Judge refuses to dismiss case against father of accused Highland Park shooter

A Lake County judge rejected a motion on Monday to dismiss the case against the father of the suspected Highland Park parade shooter.

Robert Crimo Jr. was charged with seven counts of reckless conduct for helping his son get a firearm owner identification card three years prior to the July 4th shooting that left seven people dead and dozens of others wounded.

His attorney asked Lake County Judge George Strickland to dismiss those charges, arguing that the law is over-broad and vague on the issue.

He said Crimo Jr. was truthful and broke no laws when signing to sponsor his son's gun permit.

Strickland rejected that argument, as well as a defense contention that prosecutors charged Crimo Jr. too late — after a three-year statute of limitations had passed. The court’s rulings mean Crimo Jr.'s Nov. 6 trial will go head as previously scheduled.


Crimo Jr. pleaded not guilty earlier this year to seven counts of reckless conduct — one count for each person killed. Each count carries a maximum three-year prison term.

Prosecutors had alleged that he helped his son, Robert Crimo III, obtain a gun license even though the then-19-year-old had threatened violence.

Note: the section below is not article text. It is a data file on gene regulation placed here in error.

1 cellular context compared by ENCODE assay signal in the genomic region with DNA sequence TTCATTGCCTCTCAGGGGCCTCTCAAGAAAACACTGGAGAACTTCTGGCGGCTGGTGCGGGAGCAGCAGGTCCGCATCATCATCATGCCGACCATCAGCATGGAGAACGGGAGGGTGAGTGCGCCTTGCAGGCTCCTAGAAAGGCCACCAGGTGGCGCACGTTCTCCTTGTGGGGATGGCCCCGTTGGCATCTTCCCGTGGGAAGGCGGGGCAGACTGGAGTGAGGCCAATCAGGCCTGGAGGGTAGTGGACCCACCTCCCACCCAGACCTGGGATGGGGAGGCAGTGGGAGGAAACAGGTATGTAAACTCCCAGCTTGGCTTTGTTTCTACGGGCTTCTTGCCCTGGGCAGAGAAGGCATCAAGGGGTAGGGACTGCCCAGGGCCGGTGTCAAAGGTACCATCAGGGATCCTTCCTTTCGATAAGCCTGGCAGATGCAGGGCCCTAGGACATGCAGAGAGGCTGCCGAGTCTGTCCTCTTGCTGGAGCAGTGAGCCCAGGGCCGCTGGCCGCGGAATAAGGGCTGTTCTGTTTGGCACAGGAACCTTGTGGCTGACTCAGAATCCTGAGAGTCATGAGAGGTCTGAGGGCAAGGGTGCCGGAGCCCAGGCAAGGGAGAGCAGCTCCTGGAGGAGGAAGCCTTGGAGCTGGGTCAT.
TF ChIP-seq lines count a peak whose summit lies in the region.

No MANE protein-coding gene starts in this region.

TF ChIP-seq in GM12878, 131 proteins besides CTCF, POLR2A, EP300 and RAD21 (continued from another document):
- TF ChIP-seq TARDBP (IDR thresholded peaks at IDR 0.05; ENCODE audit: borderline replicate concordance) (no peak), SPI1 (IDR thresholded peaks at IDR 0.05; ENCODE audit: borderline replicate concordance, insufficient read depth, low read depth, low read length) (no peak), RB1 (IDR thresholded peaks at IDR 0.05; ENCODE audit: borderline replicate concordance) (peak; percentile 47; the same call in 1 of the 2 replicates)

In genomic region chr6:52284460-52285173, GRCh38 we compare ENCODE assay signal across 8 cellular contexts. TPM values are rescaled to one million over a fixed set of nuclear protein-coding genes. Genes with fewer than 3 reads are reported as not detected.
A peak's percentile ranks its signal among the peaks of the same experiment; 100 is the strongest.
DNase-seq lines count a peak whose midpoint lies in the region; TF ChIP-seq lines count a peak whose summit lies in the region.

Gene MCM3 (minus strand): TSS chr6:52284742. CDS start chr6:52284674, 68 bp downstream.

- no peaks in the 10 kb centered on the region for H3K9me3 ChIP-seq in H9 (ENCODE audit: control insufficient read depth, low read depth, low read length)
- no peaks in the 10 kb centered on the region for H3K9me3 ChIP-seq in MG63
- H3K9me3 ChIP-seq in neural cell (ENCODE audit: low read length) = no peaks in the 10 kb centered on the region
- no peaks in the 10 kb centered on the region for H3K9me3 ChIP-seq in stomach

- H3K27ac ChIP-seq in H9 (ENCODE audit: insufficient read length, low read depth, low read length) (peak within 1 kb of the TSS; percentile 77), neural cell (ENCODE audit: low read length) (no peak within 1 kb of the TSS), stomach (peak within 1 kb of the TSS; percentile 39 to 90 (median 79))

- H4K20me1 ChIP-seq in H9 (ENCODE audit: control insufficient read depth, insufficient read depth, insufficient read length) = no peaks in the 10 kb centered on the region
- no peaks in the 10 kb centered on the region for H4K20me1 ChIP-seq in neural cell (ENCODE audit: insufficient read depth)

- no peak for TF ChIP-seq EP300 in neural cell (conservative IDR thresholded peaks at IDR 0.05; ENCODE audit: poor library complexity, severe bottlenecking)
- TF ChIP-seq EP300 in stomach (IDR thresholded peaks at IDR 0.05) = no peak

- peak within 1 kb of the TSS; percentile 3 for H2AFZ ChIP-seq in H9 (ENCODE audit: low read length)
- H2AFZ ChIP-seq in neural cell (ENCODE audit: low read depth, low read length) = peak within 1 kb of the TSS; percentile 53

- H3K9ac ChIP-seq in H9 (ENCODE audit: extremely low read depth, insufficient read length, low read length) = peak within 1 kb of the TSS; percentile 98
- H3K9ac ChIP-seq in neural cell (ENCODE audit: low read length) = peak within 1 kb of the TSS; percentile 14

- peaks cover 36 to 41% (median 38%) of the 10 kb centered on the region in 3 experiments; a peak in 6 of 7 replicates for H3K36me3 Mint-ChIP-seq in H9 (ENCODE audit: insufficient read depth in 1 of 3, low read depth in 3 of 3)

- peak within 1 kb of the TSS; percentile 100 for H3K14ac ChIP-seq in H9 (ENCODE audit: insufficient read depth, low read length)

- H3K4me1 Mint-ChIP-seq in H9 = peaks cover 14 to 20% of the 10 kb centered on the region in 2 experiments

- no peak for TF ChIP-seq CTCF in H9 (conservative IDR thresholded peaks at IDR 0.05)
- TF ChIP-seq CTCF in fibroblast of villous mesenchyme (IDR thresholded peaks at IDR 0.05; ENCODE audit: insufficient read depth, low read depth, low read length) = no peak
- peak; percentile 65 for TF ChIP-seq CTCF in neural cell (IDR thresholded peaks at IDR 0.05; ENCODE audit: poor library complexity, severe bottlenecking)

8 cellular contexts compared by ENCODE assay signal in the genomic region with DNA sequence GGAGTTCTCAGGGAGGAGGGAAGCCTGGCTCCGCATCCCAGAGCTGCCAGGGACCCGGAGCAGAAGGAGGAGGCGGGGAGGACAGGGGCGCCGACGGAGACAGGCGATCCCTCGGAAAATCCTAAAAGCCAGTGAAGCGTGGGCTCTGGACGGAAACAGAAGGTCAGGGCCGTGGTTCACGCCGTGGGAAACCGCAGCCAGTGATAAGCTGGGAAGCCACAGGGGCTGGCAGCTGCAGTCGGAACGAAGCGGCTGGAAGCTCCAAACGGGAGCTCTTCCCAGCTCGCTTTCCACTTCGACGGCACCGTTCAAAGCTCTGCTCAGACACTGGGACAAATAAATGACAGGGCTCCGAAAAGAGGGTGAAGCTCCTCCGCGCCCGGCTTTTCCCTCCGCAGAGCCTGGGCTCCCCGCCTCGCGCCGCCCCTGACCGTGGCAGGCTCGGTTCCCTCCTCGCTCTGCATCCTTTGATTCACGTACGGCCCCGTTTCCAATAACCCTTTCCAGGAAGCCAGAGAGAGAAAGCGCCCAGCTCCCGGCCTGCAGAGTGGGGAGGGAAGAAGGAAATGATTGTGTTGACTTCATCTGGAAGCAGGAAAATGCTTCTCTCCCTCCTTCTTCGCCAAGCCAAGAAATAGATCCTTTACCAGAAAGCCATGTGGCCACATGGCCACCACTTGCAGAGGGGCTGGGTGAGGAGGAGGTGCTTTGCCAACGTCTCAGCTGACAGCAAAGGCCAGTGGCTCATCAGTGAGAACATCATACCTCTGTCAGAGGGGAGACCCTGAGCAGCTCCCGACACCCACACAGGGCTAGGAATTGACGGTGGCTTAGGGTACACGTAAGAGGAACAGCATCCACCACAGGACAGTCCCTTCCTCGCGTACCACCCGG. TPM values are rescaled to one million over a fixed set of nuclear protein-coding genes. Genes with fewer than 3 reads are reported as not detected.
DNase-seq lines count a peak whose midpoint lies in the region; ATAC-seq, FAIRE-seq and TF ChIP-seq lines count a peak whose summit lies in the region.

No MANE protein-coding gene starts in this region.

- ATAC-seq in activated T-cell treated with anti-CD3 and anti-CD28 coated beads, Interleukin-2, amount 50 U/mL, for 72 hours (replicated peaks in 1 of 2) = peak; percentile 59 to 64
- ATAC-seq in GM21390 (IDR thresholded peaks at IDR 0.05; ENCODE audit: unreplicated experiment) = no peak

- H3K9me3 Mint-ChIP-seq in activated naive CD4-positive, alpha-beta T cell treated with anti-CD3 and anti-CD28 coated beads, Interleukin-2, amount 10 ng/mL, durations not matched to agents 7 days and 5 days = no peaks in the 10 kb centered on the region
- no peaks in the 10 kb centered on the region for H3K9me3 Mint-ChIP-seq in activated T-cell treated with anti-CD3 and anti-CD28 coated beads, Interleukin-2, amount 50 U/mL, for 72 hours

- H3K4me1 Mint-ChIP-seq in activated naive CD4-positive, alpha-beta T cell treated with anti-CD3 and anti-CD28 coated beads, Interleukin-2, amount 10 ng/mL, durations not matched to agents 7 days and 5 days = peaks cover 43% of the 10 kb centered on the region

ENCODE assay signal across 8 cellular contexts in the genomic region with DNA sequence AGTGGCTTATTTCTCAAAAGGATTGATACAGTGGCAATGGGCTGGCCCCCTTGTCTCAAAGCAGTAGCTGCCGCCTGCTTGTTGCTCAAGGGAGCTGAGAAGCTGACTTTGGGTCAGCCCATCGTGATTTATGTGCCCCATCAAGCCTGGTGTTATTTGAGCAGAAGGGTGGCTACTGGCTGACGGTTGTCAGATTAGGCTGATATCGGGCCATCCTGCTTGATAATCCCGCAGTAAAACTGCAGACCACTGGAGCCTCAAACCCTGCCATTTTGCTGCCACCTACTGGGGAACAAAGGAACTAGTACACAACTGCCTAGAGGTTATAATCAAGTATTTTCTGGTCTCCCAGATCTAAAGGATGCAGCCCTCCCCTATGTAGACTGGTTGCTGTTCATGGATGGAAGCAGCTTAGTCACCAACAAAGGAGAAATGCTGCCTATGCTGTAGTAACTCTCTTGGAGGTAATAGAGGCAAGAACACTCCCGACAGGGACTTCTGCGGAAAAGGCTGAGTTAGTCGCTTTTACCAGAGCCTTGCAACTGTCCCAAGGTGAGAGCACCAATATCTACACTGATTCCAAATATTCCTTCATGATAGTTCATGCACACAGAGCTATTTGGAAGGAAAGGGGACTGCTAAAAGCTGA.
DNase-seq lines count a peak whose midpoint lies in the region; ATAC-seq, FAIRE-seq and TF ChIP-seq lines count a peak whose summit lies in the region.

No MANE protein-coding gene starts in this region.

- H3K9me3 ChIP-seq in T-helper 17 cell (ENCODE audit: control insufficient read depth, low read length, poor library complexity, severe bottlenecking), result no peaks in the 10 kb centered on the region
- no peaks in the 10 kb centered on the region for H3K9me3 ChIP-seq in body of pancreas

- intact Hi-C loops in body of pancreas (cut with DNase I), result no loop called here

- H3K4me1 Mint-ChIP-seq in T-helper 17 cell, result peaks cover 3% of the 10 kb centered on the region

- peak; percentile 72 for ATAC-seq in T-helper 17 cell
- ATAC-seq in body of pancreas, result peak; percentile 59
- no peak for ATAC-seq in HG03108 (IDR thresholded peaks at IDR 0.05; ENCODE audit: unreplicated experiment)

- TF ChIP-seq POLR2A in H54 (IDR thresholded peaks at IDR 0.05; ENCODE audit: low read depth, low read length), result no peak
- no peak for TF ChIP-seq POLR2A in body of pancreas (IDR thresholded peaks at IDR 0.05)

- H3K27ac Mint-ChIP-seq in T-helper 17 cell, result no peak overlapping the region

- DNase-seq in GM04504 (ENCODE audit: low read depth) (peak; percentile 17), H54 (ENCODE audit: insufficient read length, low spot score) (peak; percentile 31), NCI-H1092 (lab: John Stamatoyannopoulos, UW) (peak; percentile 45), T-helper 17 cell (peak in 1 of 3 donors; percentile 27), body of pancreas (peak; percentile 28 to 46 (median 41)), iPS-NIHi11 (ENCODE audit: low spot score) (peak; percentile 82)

The four-sentence section of the state law invoked to charge Crimo Jr. says "a person commits reckless conduct when he or she, by any means lawful or unlawful, recklessly performs an act or acts that ... cause great bodily harm or permanent disability or disfigurement to another person."

A defense filing argued that the law’s lack of specificity makes it impossible to know what actions qualify as criminal reckless conduct. They also say it offers no definition of "cause," opening the way for prosecutors to wrongly link the signing of a gun license application to a shooting years later.

Crimo Jr. waived his right to a jury trial last month choosing a bench trial instead.

The father is a familiar face around Highland Park, where he was once a mayoral candidate and operated convenience stores. He was released on a $50,000 bond after his December arrest.

If convicted, he could face up to three years in prison.

The Associated Press contributed to this report.